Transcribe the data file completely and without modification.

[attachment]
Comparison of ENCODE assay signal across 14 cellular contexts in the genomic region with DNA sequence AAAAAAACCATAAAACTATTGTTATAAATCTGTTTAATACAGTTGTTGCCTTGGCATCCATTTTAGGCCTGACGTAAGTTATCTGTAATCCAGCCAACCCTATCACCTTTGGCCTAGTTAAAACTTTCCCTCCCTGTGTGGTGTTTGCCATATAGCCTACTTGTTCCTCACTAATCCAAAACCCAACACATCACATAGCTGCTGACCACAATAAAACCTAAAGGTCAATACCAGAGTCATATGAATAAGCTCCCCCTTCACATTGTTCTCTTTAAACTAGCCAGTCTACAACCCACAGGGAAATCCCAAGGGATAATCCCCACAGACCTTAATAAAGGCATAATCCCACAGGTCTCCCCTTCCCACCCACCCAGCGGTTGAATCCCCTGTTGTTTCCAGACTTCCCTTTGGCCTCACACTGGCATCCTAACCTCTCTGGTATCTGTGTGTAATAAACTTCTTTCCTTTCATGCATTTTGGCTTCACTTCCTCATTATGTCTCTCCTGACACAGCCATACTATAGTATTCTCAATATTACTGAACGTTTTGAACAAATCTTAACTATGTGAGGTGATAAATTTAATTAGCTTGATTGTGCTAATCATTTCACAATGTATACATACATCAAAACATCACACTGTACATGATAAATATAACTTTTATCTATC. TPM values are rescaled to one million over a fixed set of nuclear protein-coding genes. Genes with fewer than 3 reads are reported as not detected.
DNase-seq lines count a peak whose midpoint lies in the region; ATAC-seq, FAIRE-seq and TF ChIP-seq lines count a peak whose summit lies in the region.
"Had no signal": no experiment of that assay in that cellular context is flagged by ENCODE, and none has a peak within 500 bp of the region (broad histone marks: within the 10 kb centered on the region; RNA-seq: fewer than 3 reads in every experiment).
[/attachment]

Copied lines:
Comparison of ENCODE assay signal across 14 cellular contexts in the genomic region with DNA sequence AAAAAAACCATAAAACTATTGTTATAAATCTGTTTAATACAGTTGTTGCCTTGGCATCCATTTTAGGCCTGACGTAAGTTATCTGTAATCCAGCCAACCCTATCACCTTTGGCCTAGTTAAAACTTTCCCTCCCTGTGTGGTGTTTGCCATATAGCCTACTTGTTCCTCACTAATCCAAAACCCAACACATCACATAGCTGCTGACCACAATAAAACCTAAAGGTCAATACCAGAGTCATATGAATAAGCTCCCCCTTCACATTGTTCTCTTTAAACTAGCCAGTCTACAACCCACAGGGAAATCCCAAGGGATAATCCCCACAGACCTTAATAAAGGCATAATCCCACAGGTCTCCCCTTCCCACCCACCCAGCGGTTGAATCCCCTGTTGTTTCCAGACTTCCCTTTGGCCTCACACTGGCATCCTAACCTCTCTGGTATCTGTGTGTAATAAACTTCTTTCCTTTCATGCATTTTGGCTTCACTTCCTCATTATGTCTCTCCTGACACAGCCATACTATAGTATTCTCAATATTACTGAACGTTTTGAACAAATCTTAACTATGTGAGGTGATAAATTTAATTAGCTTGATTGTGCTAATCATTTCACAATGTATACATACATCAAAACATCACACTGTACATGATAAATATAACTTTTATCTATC. TPM values are rescaled to one million over a fixed set of nuclear protein-coding genes. Genes with fewer than 3 reads are reported as not detected.
DNase-seq lines count a peak whose midpoint lies in the region; ATAC-seq, FAIRE-seq and TF ChIP-seq lines count a peak whose summit lies in the region.
"Had no signal": no experiment of that assay in that cellular context is flagged by ENCODE, and none has a peak within 500 bp of the region (broad histone marks: within the 10 kb centered on the region; RNA-seq: fewer than 3 reads in every experiment).